News and Commentary

Illegal Immigration Across Southern Border Plunging Because Of Coronavirus

   DailyWire.com
The entrance to the Paso del Norte International Bridge is quiet on a weekday that it is usually busy with border crossers on April 1, 2020 in Ciudad Juarez, Mexico.
Photo by Paul Ratje/ AFP via Getty Images

Since the global impact of the coronavirus pandemic struck, illegal immigration across the southern border of the United States has plunged dramatically, with the numbers dropping to a level unseen since the 9/11 attacks in 2001.

One high-ranking border official confirmed to The Washington Examiner, “It’s like next to nothing. For almost a week, their apprehensions have been under 150. This is what happened on 9/11 — on steroids. Mexico has locked down a lot of their country … and then they [migrants] think if they come to the U.S., they’re going to catch the virus.”

BizPacReview noted, “To put this in perspective, in February border officials apprehended 30,000 illegal aliens, whereas in May of last year they apprehended a whopping 132,000 illegals.”

The Examiner reported that on Sunday March 29 Border Patrol agents encountered only 79 people agents “nationwide after they had attempted to enter the country between ports of entry. If that rate continued over the course of a month, it would make for fewer than 2,500 apprehensions, a drop in the bucket compared to the 30,000 arrests that agents made just on the southern border in February and 132,000 at the peak of the border crisis last May.”

One Border Patrol official pointed out, “The issue is what to do with everyone on the border since there’s no one to arrest. They flushed out the academy, and they need places for them to go. People are on the payroll, and you have to have them start doing work.”

Business Insider reported, “The U.S. military is deploying an additional 540 troops to the US-Mexico border to assist Border Patrol agents handling migrants who may be COVID-19 positive … As the U.S. deploys troops, hospital ships and other military assets across the U.S. to combat the rapidly spreading COVID-19, Gen. Terrance O’Shaughnessy, the commander of US NORTHCOM told reporters Wednesday that there was also an ‘increased demand signal’ for support to help secure the southern border over COVID-19 concerns.”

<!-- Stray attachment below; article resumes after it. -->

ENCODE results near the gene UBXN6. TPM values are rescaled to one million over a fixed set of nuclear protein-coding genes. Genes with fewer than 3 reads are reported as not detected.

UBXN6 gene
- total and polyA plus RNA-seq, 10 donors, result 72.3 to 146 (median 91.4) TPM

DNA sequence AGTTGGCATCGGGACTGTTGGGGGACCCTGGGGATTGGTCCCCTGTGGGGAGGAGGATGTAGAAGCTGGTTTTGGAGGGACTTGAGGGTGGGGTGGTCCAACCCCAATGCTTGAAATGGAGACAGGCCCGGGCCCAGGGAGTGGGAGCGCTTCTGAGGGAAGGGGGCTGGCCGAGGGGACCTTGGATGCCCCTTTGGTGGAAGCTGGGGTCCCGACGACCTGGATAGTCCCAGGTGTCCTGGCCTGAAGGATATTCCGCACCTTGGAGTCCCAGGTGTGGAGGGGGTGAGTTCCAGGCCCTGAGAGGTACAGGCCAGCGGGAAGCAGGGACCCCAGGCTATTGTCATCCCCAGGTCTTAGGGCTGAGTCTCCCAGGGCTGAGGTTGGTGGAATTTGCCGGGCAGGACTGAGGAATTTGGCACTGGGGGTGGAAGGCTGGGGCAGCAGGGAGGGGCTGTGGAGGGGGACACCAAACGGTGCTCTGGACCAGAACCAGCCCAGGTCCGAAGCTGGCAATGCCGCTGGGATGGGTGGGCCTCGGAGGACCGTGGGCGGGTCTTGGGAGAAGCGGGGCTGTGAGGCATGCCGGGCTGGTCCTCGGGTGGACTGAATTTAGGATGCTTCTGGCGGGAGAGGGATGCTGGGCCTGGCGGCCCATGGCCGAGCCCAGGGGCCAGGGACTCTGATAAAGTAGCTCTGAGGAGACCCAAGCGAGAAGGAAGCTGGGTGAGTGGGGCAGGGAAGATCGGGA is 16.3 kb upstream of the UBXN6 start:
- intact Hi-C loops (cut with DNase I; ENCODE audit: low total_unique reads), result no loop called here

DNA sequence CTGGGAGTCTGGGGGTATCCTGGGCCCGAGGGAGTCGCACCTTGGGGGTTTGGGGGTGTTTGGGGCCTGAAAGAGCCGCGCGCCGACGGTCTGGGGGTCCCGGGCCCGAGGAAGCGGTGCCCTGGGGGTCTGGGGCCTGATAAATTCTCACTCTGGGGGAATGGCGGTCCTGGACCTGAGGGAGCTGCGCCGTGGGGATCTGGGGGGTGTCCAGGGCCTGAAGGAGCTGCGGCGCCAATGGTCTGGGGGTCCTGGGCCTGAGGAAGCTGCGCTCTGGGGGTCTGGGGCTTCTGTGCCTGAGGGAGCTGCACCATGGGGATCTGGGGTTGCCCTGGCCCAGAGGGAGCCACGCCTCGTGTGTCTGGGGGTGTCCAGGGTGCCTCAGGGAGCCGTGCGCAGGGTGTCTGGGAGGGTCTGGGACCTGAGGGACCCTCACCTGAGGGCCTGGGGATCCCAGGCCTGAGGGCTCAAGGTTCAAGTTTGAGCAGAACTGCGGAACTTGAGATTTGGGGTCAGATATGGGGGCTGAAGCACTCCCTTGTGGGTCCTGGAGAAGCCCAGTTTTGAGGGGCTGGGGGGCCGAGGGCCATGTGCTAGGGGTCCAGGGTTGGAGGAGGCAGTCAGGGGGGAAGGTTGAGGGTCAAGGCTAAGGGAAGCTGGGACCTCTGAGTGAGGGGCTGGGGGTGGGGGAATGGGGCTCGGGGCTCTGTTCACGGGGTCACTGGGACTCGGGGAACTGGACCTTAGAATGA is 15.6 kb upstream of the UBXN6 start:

BizPac Review reported, “The onslaught of the coronavirus has not only sent the global economy tumbling — it has also hit the black market where it hurts, and Mexican cartels are no exception. The outbreak of COVID-19 has sent the price of heroin, methamphetamines and fentanyl soaring, as the likes of the Sinaloa cartel – and its main rival, the Jalisco ‘New Generation’ – struggle to obtain the necessary chemicals to make the synthetic drugs, which typically come from China and are now in minimal supply.”

Derek Maltz, a former special agent in charge of the Drug Enforcement Administration (DEA) Special Operations Division in New York, told Fox News, “The cartels have suffered from COVID-19 due to the inability to get the regular shipments of synthetic opioids and precursor chemicals for the massive production of meth from China. The cartels have continued their production at a slower rate, but the demand seems to be increasing during these times of uncertainty in America. The shutdown of cities in China and travel in and out of China have also negatively impacted the flow of chemicals and drugs to Mexico.”

President Trump stated last Wednesday, “As governments and nations focus on the coronavirus, there’s a growing threat that cartels, criminals, terrorists, and other malign actors will try to exploit the situation for their own gain. And we must not let that happen. We will never let that happen. Today, the United States is launching enhanced counter-narcotics operations in the Western Hemisphere to protect the American people from the deadly scourge of illegal narcotics. We must not let the drug cartels exploit the pandemic to threaten American lives.”

Acting Homeland Security Secretary Chad Wolf, “We’re looking at both our northern and our southern border. We want to make sure that cargo continues, trade continues, heath care workers continue to be able to traverse that border. But tourism, some recreational activities and other things needs to stop during this crisis.”